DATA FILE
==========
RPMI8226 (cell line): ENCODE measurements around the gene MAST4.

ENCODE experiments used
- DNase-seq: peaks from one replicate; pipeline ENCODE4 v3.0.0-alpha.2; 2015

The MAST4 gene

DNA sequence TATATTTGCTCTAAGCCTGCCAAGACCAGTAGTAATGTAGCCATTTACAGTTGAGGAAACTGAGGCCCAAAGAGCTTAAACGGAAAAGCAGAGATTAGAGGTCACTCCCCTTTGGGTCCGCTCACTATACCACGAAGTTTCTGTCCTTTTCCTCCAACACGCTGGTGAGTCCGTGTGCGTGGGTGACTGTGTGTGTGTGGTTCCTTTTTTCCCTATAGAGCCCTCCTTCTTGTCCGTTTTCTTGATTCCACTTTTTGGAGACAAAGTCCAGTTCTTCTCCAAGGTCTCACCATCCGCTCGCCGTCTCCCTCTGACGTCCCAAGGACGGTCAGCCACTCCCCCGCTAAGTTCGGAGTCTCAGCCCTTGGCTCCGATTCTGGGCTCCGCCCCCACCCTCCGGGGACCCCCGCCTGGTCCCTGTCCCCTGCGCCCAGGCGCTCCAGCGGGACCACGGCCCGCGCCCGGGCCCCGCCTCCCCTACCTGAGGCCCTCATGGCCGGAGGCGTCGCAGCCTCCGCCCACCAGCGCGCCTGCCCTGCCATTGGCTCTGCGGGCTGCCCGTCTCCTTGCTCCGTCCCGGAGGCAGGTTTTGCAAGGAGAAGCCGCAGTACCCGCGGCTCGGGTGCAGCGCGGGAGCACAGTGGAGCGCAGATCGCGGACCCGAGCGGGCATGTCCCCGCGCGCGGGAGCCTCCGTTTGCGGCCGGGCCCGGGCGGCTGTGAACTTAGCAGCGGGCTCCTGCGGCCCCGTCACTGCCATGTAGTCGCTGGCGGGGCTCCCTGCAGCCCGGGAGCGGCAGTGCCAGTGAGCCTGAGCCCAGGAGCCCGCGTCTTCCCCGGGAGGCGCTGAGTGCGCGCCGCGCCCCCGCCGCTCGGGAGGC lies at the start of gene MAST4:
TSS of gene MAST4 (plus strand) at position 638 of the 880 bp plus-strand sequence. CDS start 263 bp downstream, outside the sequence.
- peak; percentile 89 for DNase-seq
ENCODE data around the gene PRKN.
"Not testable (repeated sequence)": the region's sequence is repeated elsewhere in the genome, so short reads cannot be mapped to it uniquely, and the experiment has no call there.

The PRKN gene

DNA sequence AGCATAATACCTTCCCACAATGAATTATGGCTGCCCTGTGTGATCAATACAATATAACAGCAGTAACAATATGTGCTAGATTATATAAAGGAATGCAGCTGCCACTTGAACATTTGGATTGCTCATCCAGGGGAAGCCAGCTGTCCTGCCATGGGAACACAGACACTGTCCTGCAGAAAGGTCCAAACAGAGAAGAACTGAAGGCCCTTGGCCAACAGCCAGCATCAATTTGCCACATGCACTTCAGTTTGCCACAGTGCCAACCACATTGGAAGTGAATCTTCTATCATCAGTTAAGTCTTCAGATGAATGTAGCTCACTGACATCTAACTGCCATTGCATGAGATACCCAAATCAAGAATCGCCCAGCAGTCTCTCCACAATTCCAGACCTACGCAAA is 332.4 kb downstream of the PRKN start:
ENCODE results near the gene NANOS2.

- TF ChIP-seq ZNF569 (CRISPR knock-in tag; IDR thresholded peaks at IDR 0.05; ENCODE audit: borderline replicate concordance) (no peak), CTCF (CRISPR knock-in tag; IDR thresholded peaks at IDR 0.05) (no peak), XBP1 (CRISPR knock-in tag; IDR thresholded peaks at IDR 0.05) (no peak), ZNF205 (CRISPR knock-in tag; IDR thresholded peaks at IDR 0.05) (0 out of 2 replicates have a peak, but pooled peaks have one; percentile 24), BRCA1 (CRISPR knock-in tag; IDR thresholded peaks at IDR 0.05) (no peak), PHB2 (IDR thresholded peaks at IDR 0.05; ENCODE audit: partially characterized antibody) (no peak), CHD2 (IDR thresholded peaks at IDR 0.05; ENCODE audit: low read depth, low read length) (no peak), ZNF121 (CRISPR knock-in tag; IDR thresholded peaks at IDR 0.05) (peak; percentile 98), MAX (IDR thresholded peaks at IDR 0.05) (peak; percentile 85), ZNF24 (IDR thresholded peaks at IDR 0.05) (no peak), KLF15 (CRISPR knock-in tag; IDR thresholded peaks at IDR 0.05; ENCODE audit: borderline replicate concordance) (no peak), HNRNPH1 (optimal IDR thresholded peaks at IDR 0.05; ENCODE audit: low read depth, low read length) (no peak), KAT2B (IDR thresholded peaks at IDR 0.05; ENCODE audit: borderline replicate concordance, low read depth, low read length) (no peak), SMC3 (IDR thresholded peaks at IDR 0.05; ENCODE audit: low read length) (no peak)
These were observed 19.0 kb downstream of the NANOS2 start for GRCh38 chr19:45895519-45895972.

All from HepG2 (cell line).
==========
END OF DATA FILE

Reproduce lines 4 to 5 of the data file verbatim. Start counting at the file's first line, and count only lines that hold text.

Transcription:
The MAST4 gene

DNA sequence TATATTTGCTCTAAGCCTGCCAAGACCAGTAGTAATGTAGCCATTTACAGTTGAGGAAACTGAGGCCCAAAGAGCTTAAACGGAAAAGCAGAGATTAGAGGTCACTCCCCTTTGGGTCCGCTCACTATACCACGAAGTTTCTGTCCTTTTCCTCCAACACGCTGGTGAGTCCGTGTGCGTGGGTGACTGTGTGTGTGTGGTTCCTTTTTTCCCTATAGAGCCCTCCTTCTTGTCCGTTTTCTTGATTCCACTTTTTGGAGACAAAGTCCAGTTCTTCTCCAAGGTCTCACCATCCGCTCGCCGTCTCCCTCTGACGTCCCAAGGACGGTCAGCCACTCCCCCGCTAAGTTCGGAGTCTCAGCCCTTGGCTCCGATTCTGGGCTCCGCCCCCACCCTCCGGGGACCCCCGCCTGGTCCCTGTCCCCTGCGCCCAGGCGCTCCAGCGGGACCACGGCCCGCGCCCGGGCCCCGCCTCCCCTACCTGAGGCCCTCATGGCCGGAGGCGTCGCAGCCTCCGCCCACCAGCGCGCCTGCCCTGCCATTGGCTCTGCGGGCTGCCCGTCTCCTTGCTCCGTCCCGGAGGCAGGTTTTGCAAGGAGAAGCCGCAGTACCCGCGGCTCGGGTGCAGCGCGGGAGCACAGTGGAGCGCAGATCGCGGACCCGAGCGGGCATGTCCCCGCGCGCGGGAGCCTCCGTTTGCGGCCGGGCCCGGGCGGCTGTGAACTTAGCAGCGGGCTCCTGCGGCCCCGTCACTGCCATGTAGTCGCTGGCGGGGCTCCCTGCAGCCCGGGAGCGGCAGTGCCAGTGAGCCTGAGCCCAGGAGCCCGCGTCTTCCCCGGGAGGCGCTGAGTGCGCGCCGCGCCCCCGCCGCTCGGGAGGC lies at the start of gene MAST4: